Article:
Training: your workforce resource

By Hugh Alley   

Business Operations Industry Operations Manufacturing Leadership training

Lessons learned from the TWI summit.

People learn more when they're dealing with a real business problem. PHOTO: THINKSTOCK

People learn more when they’re dealing with a real business problem. PHOTO: THINKSTOCK

In early May about 200 people gathered in Nashville for the TWI Summit. This conference focused on how to use the modules created in the early 1940s by the Training Within Industry service to address the challenge of producing war goods with a rapidly expanding workforce that had relatively little industrial experience. The three modules (Job Instruction, Job Relations and Job Methods) involve key skills needed by every supervisor. And with so much talk about a skills shortage, the TWI model is still very relevant.

Here are seven takeaways from the summit:
We underestimate the improvement that is possible. Bourgault makes air seeders in northeast Saskatchewan. In a two-week event, the company reduced the assembly time for its biggest seeder by 50%. Operators were involved in establishing standard work and spent little capital. Defining the current best way resulted in most of the gains, which at 50% exceeded expectations.

We underestimate the impact of soft skills related to leadership. Several companies reported a significant reduction in error rates when they used Job Relations. It shifted the discussion from “who is to blame?” to “what are the facts of the situation?” which led to better decisions.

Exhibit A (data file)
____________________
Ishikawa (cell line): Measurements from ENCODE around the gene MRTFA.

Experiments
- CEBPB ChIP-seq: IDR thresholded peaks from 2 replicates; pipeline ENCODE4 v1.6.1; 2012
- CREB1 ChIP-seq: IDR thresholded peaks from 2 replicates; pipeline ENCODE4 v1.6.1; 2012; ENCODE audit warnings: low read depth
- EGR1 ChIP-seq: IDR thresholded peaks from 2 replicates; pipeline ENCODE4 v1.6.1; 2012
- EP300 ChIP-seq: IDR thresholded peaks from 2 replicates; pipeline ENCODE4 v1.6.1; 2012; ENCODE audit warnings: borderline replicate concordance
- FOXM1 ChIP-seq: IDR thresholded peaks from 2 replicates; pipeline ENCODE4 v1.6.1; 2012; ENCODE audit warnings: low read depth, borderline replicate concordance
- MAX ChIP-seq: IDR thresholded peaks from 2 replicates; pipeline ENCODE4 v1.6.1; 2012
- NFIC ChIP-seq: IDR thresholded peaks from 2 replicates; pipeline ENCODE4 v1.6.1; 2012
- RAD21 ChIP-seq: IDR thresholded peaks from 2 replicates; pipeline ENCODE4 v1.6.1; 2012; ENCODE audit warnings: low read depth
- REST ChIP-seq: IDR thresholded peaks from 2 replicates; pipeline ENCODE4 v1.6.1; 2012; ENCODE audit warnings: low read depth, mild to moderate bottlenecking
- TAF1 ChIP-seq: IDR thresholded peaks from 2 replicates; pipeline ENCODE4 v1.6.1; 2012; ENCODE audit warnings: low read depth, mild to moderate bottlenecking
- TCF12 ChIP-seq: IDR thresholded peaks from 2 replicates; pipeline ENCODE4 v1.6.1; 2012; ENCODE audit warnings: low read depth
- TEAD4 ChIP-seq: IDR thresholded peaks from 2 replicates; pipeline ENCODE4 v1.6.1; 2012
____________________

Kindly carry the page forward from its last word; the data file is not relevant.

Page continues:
People learn best from real business problems. Setting out a problem that actually matters to the company (rather than by example from a book) is an important part of making training effective.


Standard work is critical; the Job Instruction breakdown helps. It’s a simple structured way to capture the current best way. People are instructed quickly and efficiently on how to do the task.

Improvement ideas from employees create sustainable competitive advantage. Two presenters observed that when companies treat this as a core competence, constant improvements become a unique competitive advantage. Ideas are so specific to the business they can’t be copied.

The Toyota Kata is a powerful model for continuous improvement. Improvement and coaching routines are an excellent daily complement to TWI methods. They help move an organization from event-focused improvement to continuous improvement.

The TWI model works in any setting. Presenters represented manufacturers, retailers, hospitals, investment fund managers, dairy operations and hospitality.

Hugh Alley is president of First Line Training Inc. in Burnaby, BC, which focuses on increasing productivity by improving the skills of front line managers and supervisors.

This article appears in the October 2014 issue of PLANT.


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